(ii) Remarks—USNM 375734 belongs to Phocidae, based on the anterior extension of the rostrum relative to both the (inferred) position of the nasals, and the position of the bony naris, as well as the relatively large size of the infraorbital foramen. Additionally, USNM 375734 belongs to Mirounga based on: a combination of an overall large size with an enlarged canine tooth; its toothrow anteriorly oriented; and the possession of single-rooted postcanine alveoli (King, 1972). The principal osteological differences between M. angustirostris and M. leonina relate to traits associated with the elongation of the rostrum and morphology in the ventral surface of the skull (Briggs & Morejohn, 1976). M. leonina has a foreshortened skull compared to M. angustirostris, which is reflected in differences in the relative position and elongation of different structures in the anterior section of the rostrum. For instance, the position of the last molar with respect to the level of the infraorbital foramen constitutes a diagnostic trait to differentiate between the species, with M. leonina having M1 located at the same level as the infraorbital foramen, whereas M. angustirostris has it located anteriorly to this level (Briggs & Morejohn, 1976). In this regard, USNM 375734 mirrors the morphology of M. leonina in having the alveolus of M1 aligned with the infraorbital foramen. Furthermore, the dorsal aspect of the anterior section of the maxilla, where it contacts the premaxilla, is anteroposteriorly short and has a transversely oriented posterior margin, giving it a relatively square appearance, parallel to M. leonina, and contrasting with M. angustirostris, in which this margin is oriented posterolaterally and has a more rectangular shape. The shape of the dorsal profile of the maxilla (i.e., steep in the posteriormost portion, then anteriorly flat, and then curving around the alveolus of the canine) also contrasts with adult male M. angustirostris, in which the dorsal aspect is steep but straight (e.g., USNM 219058 in the Division of Mammals, and LACM 54394). Unfortunately, other diagnostic traits could not be evaluated because of the fragmentary nature of the specimen reported here. However, we consider that the relative position of the alveolus of M1 relative to the infraorbital foramen, the orientation and shape of the contact between the premaxilla and the maxilla, and the dorsal aspect of the maxilla as the most salient comparative traits, and they support our differential diagnosis and identification of USNM 375734 as a Southern elephant seal.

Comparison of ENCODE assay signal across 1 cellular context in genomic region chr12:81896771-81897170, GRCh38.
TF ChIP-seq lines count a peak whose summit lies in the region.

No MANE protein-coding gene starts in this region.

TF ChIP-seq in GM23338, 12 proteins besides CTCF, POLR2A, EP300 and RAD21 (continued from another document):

(vi) Radiocarbon date—The radiocarbon measurement Tx-1651 (Valastro, Mott Davis & Varela, 1988) was collected prior to this study, in 1972 or 1973, by a laboratory at the University of Texas at Austin (FMNH archives; see electronic File S1). This laboratory used liquid scintillation counting of benzene with lithium carbide and vanadium catalysts; they obtained the conventional date of 1,260 ± 90 yrs BP from the apatite portion of the bone, reported with 1 σ. Their calculation was based on 14C half-life of 5,568 years and “modern standard of 95% NBS oxalic acid, supplemented by tree rings of pre-industrial wood from a log cut in the 1850s” (Tx-540; see Valastro & Mott Davis, 1970; Valastro, Mott Davis & Varela, 1988). Although no pre-treatment is mentioned in the date list, the laboratory followed Haynes (1968)’s acid pre-treatment of apatite in previously measured bones (Valastro & Mott Davis, 1970); we infer that the original specimen may have been similarly pre-treated. No value for the organic or collagen portion of the bone was reported; we thus assume that these analyses were not undertaken at the time. Lastly, Valastro, Mott Davis & Varela (1988) state that no measurements of 12C or 13C were collected, and that no corrections were made for fractionation of 13C (Valastro, Mott Davis & Varela, 1988).